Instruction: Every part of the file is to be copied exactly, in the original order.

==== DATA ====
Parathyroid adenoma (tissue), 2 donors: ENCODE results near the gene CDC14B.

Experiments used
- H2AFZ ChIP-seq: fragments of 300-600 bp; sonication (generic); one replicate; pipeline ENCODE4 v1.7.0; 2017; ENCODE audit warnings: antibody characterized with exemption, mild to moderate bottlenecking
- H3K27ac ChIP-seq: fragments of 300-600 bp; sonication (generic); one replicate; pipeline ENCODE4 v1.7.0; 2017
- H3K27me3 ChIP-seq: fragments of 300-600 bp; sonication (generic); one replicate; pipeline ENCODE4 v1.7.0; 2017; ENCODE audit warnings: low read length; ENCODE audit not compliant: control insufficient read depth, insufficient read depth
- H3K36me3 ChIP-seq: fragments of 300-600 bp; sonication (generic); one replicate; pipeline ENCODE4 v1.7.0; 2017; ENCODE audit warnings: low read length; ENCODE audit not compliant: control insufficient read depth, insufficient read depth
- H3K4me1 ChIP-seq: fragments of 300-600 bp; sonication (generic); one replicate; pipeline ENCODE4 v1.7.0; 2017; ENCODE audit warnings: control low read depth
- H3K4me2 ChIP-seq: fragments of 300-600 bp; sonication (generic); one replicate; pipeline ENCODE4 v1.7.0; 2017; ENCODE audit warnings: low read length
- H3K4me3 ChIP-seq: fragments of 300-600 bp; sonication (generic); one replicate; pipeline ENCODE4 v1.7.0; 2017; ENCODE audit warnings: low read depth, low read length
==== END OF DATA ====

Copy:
Parathyroid adenoma (tissue), 2 donors: ENCODE results near the gene CDC14B.

Experiments used
- H2AFZ ChIP-seq: fragments of 300-600 bp; sonication (generic); one replicate; pipeline ENCODE4 v1.7.0; 2017; ENCODE audit warnings: antibody characterized with exemption, mild to moderate bottlenecking
- H3K27ac ChIP-seq: fragments of 300-600 bp; sonication (generic); one replicate; pipeline ENCODE4 v1.7.0; 2017
- H3K27me3 ChIP-seq: fragments of 300-600 bp; sonication (generic); one replicate; pipeline ENCODE4 v1.7.0; 2017; ENCODE audit warnings: low read length; ENCODE audit not compliant: control insufficient read depth, insufficient read depth
- H3K36me3 ChIP-seq: fragments of 300-600 bp; sonication (generic); one replicate; pipeline ENCODE4 v1.7.0; 2017; ENCODE audit warnings: low read length; ENCODE audit not compliant: control insufficient read depth, insufficient read depth
- H3K4me1 ChIP-seq: fragments of 300-600 bp; sonication (generic); one replicate; pipeline ENCODE4 v1.7.0; 2017; ENCODE audit warnings: control low read depth
- H3K4me2 ChIP-seq: fragments of 300-600 bp; sonication (generic); one replicate; pipeline ENCODE4 v1.7.0; 2017; ENCODE audit warnings: low read length
- H3K4me3 ChIP-seq: fragments of 300-600 bp; sonication (generic); one replicate; pipeline ENCODE4 v1.7.0; 2017; ENCODE audit warnings: low read depth, low read length